6

I have a pandas.DataFrame containing numerous columns. I am interested in just one of those columns ('names') whose type = 'object'. I want to answer three questions about this column:

  1. What value(s) appear most often excluding nan values?

  2. How many values meet that criteria (count of value in answer #1)?

  3. How often do those values appear?

I started with a large dataframe (df). The column I am interested in is called 'names'. First, I used collection.Counter to get the number of occurrences for each unique value in the 'names' column:

In [52]: cntr = collections.Counter([r for i, r in df['names'].dropna().iteritems()])
Out[52]: Counter({'Erk': 118,
    'James': 120,
    'John': 126,
    'Michael': 129,
    'Phil': 117,
    'Ryan': 126})

Then I converted the Counter back to a dataframe:

In [53]: df1 = pd.DataFrame.from_dict(cntr, orient='index').reset_index()
In [54]: df1 = df1.rename(columns={'index':'names', 0:'cnt'})

This gave me a pandas dataframe containing:

In [55]: print (type(df1), df1)
Out[55]: <class 'pandas.core.frame.DataFrame'>
       names    cnt
    0      Erk  118
    1    James  120
    2     Phil  117
    3     John  126
    4  Michael  122
    5     Ryan  126

The next part is where I need a bit of help. My desired output in this example is:

Answer #1 = [John, Ryan]

Answer #2 = 2

Answer #3 = 126

I am not convinced using the Counter was the best option, so I am open to options that stay within the dataframe without bouncing between dataframe to counter back to dataframe.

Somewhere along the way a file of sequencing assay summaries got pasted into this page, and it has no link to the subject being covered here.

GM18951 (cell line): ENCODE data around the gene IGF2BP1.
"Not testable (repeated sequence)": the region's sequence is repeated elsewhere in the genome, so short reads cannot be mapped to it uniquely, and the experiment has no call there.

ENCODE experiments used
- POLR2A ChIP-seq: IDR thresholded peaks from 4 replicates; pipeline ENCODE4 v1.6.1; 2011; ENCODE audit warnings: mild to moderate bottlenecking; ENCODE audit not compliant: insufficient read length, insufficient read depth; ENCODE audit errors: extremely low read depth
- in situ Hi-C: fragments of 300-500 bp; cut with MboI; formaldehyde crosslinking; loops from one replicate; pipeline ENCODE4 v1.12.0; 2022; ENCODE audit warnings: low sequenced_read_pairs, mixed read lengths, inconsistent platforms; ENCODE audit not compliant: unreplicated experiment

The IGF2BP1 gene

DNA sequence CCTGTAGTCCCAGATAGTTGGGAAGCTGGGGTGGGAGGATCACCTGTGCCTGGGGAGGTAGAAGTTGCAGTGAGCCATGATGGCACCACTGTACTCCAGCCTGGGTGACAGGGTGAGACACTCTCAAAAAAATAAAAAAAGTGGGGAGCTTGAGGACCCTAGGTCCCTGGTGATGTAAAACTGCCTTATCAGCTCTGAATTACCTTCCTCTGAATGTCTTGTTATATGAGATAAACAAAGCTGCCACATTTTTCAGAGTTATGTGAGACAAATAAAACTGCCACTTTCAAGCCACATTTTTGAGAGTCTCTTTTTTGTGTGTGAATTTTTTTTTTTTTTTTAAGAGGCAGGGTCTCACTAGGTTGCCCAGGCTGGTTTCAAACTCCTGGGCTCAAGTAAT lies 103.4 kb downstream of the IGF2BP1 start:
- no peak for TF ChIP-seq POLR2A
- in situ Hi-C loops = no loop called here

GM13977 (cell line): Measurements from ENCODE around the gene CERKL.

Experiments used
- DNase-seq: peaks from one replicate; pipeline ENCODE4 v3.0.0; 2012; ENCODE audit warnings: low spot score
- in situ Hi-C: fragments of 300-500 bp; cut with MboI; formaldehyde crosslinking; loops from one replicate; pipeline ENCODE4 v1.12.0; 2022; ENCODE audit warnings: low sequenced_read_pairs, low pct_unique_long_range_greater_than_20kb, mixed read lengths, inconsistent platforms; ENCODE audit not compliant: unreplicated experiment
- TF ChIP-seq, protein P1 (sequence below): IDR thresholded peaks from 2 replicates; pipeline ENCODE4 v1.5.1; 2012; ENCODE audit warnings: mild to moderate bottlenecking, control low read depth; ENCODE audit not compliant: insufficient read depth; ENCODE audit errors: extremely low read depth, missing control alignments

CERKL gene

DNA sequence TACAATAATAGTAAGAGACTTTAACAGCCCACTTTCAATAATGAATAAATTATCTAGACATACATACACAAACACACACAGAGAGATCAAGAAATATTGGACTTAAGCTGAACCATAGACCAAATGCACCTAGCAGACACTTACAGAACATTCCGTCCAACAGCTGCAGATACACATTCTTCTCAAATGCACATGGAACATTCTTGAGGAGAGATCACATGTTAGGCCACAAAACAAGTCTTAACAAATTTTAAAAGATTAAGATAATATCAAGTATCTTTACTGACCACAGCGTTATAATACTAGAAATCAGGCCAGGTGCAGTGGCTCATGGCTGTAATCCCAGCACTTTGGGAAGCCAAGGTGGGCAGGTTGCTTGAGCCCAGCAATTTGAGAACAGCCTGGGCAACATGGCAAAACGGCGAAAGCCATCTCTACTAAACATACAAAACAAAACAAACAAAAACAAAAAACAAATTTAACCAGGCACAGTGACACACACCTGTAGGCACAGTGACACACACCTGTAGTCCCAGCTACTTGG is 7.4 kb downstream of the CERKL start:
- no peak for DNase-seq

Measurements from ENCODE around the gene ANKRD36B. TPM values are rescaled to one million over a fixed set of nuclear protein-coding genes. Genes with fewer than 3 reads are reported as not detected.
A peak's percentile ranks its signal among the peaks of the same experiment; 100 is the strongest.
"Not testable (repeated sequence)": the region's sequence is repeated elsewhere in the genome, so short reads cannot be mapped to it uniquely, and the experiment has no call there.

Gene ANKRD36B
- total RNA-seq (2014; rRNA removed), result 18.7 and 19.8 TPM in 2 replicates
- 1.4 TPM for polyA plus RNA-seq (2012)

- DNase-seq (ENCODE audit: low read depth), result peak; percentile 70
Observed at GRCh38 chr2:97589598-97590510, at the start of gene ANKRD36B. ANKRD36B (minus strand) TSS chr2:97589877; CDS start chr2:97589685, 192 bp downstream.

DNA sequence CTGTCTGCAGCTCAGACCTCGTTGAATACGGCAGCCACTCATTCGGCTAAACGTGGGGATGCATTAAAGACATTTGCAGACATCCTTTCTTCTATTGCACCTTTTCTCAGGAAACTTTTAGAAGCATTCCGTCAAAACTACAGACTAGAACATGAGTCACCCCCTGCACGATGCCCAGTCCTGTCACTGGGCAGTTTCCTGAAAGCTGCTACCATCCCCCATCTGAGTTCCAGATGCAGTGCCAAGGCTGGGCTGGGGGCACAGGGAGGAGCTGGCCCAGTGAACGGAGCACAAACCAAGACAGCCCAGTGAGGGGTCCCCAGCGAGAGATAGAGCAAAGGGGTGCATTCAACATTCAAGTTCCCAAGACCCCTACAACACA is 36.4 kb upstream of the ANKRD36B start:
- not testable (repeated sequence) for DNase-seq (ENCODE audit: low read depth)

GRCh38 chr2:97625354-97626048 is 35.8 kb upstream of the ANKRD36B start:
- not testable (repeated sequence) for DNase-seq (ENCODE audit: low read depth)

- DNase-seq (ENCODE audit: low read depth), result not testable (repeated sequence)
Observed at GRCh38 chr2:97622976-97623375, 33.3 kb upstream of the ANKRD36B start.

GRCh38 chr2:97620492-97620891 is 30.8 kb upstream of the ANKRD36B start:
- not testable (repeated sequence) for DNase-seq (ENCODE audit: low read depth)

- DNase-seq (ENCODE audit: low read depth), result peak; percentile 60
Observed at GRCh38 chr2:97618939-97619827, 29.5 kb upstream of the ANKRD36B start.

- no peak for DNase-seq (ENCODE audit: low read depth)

4

You can get that information directly from the Counter like:

Code:

from collections import Counter

data = Counter({'Erk': 118, 'James': 120, 'John': 126,
                'Michael': 122, 'Phil': 117, 'Ryan': 126})

by_count = {}
for k, v in data.items():
     by_count.setdefault(v, []).append(k)
max_value = max(by_count.keys())
print(by_count[max_value], len(by_count[max_value]), max_value)

Results:

['John', 'Ryan'] 2 126
  • Preciously what I needed. Thanks for the quick response! – DonnRK Jan 14 '18 at 16:32
2

There is a helper method that does just what you want : value_counts(). It is efficient even for large dataframes.

df1 = df['names'].value_counts()
# question 3
q3 = df1.max()
# question 1
q1 = df1.loc[df1 == q3].index.tolist()
# question 2
q2 = len(q1)
1

Since you mention mode

from scipy import stats
Val,cnt=stats.mode(df1.cnt)
Val
Out[349]: array([126], dtype=int64)
cnt
Out[350]: array([2])

df1.names[df1.cnt.isin(Val)].tolist()
Out[358]: ['John', 'Ryan']
0

You can also use pandas built in mode i.e

m = df1['cnt'].mode()
0    126
dtype: int64

sum(df1['cnt'].isin(m))
2

df1[df1['cnt'].isin(m)]['names']

3    Ryan
4    John
Name: names, dtype: object

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